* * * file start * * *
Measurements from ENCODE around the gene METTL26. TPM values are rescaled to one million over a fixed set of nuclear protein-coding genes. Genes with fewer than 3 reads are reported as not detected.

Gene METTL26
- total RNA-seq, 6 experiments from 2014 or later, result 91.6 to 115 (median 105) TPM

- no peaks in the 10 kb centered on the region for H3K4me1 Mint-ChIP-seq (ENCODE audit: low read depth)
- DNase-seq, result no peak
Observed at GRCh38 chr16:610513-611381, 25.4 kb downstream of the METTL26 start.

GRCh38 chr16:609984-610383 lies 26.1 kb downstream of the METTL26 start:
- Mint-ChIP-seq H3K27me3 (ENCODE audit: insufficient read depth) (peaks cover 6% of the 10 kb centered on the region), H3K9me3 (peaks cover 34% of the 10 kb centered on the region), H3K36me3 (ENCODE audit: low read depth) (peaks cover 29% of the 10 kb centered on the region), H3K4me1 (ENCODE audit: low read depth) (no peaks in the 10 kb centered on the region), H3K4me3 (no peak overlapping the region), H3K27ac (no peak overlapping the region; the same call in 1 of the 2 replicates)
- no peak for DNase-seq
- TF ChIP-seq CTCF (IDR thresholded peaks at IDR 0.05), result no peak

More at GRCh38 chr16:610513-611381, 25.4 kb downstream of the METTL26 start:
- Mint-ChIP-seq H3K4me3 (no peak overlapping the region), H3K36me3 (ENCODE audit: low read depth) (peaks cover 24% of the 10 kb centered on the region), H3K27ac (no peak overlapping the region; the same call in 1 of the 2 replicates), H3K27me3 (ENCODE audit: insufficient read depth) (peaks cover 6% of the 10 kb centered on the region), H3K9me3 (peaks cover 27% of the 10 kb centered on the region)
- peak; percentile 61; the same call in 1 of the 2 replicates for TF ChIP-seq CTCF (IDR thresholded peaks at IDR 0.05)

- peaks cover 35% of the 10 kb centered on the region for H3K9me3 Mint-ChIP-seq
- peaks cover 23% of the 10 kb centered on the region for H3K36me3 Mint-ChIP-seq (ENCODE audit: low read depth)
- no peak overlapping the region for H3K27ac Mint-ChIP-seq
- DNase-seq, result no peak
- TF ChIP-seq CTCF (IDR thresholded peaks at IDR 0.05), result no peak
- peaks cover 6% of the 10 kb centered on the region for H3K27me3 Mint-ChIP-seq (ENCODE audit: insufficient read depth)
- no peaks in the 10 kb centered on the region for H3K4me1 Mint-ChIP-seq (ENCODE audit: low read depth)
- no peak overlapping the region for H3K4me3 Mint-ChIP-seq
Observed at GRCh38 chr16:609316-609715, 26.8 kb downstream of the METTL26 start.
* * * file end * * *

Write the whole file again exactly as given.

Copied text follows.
Measurements from ENCODE around the gene METTL26. TPM values are rescaled to one million over a fixed set of nuclear protein-coding genes. Genes with fewer than 3 reads are reported as not detected.

Gene METTL26
- total RNA-seq, 6 experiments from 2014 or later, result 91.6 to 115 (median 105) TPM

- no peaks in the 10 kb centered on the region for H3K4me1 Mint-ChIP-seq (ENCODE audit: low read depth)
- DNase-seq, result no peak
Observed at GRCh38 chr16:610513-611381, 25.4 kb downstream of the METTL26 start.

GRCh38 chr16:609984-610383 lies 26.1 kb downstream of the METTL26 start:
- Mint-ChIP-seq H3K27me3 (ENCODE audit: insufficient read depth) (peaks cover 6% of the 10 kb centered on the region), H3K9me3 (peaks cover 34% of the 10 kb centered on the region), H3K36me3 (ENCODE audit: low read depth) (peaks cover 29% of the 10 kb centered on the region), H3K4me1 (ENCODE audit: low read depth) (no peaks in the 10 kb centered on the region), H3K4me3 (no peak overlapping the region), H3K27ac (no peak overlapping the region; the same call in 1 of the 2 replicates)
- no peak for DNase-seq
- TF ChIP-seq CTCF (IDR thresholded peaks at IDR 0.05), result no peak

More at GRCh38 chr16:610513-611381, 25.4 kb downstream of the METTL26 start:
- Mint-ChIP-seq H3K4me3 (no peak overlapping the region), H3K36me3 (ENCODE audit: low read depth) (peaks cover 24% of the 10 kb centered on the region), H3K27ac (no peak overlapping the region; the same call in 1 of the 2 replicates), H3K27me3 (ENCODE audit: insufficient read depth) (peaks cover 6% of the 10 kb centered on the region), H3K9me3 (peaks cover 27% of the 10 kb centered on the region)
- peak; percentile 61; the same call in 1 of the 2 replicates for TF ChIP-seq CTCF (IDR thresholded peaks at IDR 0.05)

- peaks cover 35% of the 10 kb centered on the region for H3K9me3 Mint-ChIP-seq
- peaks cover 23% of the 10 kb centered on the region for H3K36me3 Mint-ChIP-seq (ENCODE audit: low read depth)
- no peak overlapping the region for H3K27ac Mint-ChIP-seq
- DNase-seq, result no peak
- TF ChIP-seq CTCF (IDR thresholded peaks at IDR 0.05), result no peak
- peaks cover 6% of the 10 kb centered on the region for H3K27me3 Mint-ChIP-seq (ENCODE audit: insufficient read depth)
- no peaks in the 10 kb centered on the region for H3K4me1 Mint-ChIP-seq (ENCODE audit: low read depth)
- no peak overlapping the region for H3K4me3 Mint-ChIP-seq
Observed at GRCh38 chr16:609316-609715, 26.8 kb downstream of the METTL26 start.